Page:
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A Tale of Two Cities: Introducing HuffPost DC

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I'm delighted to announce the launch of our latest local section, HuffPost DC.

Of course, Washington, D.C. is very familiar territory for HuffPost -- and for me. I lived there for a few years in the early 90s; it was where my daughters started kindergarten, and where I first started writing a political column. D.C. was also home to HuffPost's first office outside of our bases in New York and Los Angeles; it was actually one room that we got for free (we couldn't afford rent yet) after I called David Bradley, the publisher of the Atlantic, and begged for some free space in one of his buildings that was in the process of being renovated (Sam Stein, our first reporter, and I often fondly reminisce about our humble beginnings). Our D.C.-based Politics team has grown dramatically since those early days and has been breaking news both on substantive issues and manufactured crises, and providing witty, insider-y chatter with HuffPost Hill.

I was last in D.C. for the unveiling of the Martin Luther King Jr. Memorial. It was an occasion that reminded us once again both of the progress that has been made since King's historic March on Washington 48 years ago and of how far we still have to go in realizing his dream, especially in our nation's capital. Indeed, at its heart, Washington, D.C. offers a tale of two cities. And it is this tale that animates our new section.

When we look at Washington -- really look at it, beyond the grand city of popular imagination -- we see a city of incredible contrasts.

On one side is the glitz of official Washington -- the D.C. of formal state dinners and big money fundraisers.

On the other side is a city with close to 11 percent unemployment -- a number that more than doubles in neighborhoods east of the Anacostia River. A city experiencing the dislocation of African Americans in historically black neighborhoods. A city where, as HuffPost's Arin Greenwood shows, the dismal economy is even forcing many pet owners to abandon their pets. Often lost in the swirl of D.C. politics are communities that grapple daily with poverty and the lasting effects of discrimination and segregation, paying the price for D.C.'s distorted public image that omits huge numbers of the city's residents, with sometimes tragic consequences.

At the same time, amidst the suffering and the struggle, there is an inspiring D.C. story, made possible by people like Nardyne Jefferies, who has dedicated herself to preventing youth violence after losing her own child in a violent crime; or like Adam Clampitt, a veteran of the war in Afghanistan turning the spotlight on the unemployment and homelessness facing his fellow vets. Then there is a restaurant group bringing affordable, quality produce to Anacostia and other underserved communities; and Martha's Table, a remarkable D.C. charity that assists students who graduate from the city's embattled public schools.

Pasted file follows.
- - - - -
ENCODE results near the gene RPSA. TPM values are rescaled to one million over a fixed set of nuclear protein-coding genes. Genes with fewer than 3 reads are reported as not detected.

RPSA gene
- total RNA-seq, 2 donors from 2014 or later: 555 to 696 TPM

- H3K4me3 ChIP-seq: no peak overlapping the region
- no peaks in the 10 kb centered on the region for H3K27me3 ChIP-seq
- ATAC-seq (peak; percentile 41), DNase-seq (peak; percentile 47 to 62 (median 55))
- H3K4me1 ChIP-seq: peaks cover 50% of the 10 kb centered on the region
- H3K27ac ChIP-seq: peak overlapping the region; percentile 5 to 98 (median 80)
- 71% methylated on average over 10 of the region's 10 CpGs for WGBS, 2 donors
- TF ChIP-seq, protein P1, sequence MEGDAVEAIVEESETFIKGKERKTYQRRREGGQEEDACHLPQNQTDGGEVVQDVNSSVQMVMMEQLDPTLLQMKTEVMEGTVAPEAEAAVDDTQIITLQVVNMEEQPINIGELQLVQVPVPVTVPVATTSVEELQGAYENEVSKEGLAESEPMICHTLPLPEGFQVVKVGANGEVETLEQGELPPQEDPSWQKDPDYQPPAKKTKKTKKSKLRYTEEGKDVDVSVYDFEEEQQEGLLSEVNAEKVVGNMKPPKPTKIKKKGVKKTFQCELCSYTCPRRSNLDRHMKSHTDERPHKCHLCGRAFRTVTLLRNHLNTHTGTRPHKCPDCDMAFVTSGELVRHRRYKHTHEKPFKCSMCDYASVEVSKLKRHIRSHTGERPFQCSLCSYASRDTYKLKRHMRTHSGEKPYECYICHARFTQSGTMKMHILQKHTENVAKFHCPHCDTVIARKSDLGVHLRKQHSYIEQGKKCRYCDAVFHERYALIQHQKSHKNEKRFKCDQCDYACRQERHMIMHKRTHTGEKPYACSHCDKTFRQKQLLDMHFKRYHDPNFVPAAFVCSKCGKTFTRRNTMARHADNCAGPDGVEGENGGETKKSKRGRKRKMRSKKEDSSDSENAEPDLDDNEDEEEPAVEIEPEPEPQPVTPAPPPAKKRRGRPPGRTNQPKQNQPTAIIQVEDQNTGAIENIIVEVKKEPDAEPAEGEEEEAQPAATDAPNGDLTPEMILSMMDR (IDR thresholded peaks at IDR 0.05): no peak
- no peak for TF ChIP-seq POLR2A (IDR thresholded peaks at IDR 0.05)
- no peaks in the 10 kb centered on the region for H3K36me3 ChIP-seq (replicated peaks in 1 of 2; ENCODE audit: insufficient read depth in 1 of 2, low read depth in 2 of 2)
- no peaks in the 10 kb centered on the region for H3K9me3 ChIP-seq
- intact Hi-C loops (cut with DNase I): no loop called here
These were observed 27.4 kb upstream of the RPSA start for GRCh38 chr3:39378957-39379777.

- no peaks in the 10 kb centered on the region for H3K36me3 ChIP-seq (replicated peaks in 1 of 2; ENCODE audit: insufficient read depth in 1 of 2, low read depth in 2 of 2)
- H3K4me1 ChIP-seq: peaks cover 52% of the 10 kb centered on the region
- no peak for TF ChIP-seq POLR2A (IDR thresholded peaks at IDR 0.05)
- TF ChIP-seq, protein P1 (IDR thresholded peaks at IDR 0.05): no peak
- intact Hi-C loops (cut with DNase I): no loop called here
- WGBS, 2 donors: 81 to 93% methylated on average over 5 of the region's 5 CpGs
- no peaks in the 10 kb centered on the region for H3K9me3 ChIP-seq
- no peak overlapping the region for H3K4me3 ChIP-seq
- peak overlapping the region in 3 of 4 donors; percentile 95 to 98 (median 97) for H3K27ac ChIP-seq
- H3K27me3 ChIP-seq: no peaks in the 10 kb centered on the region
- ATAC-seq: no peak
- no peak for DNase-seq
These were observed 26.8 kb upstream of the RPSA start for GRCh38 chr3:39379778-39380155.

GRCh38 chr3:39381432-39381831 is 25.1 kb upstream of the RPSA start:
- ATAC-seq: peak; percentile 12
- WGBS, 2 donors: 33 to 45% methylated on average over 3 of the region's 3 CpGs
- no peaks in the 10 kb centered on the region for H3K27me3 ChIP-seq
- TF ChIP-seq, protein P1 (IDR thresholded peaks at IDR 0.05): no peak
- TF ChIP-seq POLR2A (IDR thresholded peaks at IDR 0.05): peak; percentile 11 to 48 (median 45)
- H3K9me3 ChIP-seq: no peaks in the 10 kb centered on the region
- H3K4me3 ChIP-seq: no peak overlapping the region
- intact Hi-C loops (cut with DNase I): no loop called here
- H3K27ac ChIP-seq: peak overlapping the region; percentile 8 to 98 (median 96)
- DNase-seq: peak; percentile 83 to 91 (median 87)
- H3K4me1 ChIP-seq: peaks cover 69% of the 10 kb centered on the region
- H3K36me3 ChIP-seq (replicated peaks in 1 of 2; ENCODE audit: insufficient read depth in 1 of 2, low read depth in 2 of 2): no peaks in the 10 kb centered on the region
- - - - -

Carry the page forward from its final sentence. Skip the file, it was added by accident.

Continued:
With a combination of original reporting, comprehensive curation, and a group blog that will function as a virtual public square for the city's diverse voices, HuffPost DC will cover both sides of this dynamic yet divided city and allow our reporters and bloggers to stay on the local and regional stories that matter most to Washingtonians and their neighbors.

HuffPost DC will also offer comprehensive local coverage of the glittering aspects of life in our nation's capital -- from fundraisers, food, and fashion to sports, business, culture, and real estate. And to ensure the most comprehensive coverage of stories of regional interest, the HuffPost DC team will be showcasing stories from the surrounding Patches in Maryland and Virginia.

Like all our sections, HuffPost DC features a group blog, where some of the city's most compelling voices -- well-known and unknown -- will weigh in on the issues and ideas, both big and small, they're most passionate about. Be sure to check out our launch day blog posts by D.C. city council member David Catania, on youth violence; Patricia A. McGuire, president of Trinity Washington University, on the socioeconomic divide in D.C.; and a video blog post on the local arts scene from Philippa Hughes, D.C. arts patron and founder of The Pink Line Project.

HuffPost DC is edited by Michael Grass, who has deep roots in Washington (his grandfather grew up just a few blocks from HuffPost's D.C. office). Michael was the co-founder of the DCist news blog, and has logged time at Roll Call, the Washington Post's Express newspaper, and the Washington City Paper.

So please join me in welcoming D.C. to the growing HuffPost family. As always, your participation is central to what we do, so please use the comment section on this post to let us know what you think.